Second in the series about the power of names and what we can learn from them.
On August 30, 1973 a child was born inside the bedroom of a tiny house that looks like a milk carton. She was supposed to be a boy.
“Dave [my father] always wanted you to be a boy,” my mother often told me.
“I thought you were going to be a boy,” my father tells me now.
She was given the name Alethea Eamon Fischer. Alethea for the truth that cannot be agreed upon.
My mother tells me she found the name in a book. My father, that it was from the 1973 episode of Kung Fu with Jodi Foster called “Alethea,” which aired months before my birth.
My mother tells me it was a typical rainy day in Portland on the afternoon of my birth, my father remembers sun. He’s the one who gave me my middle name. Eamon became my demon. As I grew this name fueled the fire in my belly and the hatred I tried to harbor against my father.
“He never really cared about you girls,” my mother would tell us. How could he, I would think, if he gave me this name?
When I was a child I longed for an ordinary middle name, like Ann or Marie. Like the middle names my friends had. When they would ask me what my middle name was, I would refuse to tell them.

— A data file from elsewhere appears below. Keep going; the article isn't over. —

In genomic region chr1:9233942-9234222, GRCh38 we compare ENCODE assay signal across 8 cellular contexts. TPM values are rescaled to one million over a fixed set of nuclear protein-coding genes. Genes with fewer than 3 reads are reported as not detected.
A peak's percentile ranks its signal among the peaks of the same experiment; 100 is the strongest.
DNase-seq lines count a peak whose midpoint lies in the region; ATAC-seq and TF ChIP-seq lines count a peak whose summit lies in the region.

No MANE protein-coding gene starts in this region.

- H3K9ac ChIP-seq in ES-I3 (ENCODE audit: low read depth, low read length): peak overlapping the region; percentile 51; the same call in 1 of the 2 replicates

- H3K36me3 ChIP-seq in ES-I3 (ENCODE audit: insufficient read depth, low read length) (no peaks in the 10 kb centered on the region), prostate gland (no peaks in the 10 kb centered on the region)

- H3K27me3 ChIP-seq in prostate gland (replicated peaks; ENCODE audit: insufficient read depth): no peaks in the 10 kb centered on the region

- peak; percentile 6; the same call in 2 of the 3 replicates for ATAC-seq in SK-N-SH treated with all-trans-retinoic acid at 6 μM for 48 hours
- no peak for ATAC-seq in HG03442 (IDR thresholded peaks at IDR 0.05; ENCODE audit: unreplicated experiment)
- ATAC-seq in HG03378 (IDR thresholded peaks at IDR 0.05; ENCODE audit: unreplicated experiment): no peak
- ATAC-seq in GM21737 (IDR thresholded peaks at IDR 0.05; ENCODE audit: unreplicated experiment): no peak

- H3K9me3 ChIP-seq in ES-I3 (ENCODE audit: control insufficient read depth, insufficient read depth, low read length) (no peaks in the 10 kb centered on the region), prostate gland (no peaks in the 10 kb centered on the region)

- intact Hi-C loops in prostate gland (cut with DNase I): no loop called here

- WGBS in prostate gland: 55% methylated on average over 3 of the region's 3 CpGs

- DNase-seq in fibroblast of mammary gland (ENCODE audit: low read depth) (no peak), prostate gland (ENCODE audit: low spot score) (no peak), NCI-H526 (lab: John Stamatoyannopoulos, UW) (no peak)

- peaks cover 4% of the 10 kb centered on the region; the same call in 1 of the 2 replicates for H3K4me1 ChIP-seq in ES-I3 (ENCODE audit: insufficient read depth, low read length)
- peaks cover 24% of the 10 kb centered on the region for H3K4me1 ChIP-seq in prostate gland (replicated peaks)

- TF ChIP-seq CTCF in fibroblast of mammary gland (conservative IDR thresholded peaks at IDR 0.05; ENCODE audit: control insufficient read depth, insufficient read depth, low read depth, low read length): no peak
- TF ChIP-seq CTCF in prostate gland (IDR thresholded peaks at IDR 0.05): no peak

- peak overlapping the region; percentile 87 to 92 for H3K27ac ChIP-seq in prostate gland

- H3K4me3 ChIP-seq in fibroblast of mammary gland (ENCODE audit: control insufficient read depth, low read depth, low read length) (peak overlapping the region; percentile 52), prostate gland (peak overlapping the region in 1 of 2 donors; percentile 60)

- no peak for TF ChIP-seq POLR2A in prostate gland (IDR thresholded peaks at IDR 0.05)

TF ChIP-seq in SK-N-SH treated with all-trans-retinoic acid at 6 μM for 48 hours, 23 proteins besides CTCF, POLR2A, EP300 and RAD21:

I tried to hide my middle name until it was shared without my permission, on the graduation program at the end of the 6th grade. There it was for everyone to see, beside my misspelt first name. “Eamon.”
No one said anything until the 8th grade, when I heard it sung down the hallways from the voices of boys becoming men. Each splintered note stabbed my heart and flared the fire in my cheeks.
It was a tool of hatred, of shame, of regret. My father’s gift to remind me I was the boy he didn’t get. It was the demon I held inside of me, reminding me why I shouldn’t love him. And it was the knife that stabbed through my thinning layer of self-esteem wielded by my former best-friends’ boyfriends.
I couldn’t wait for the day to come when I could get rid of it.
When I was 18, my mother, sister and I booked the appointment and spent a pleasant afternoon debating our choices. We settled on Elizabeth for me. My maternal grandmother’s and great-grandmother’s name. Elizabeth, one of those names that any girl might have.
When I signed the paper with my new name I thought I was erasing the boy that was never born. I thought I was one step closer to erasing the man who I thought never wanted me. A father who never could have loved me.
I was wrong.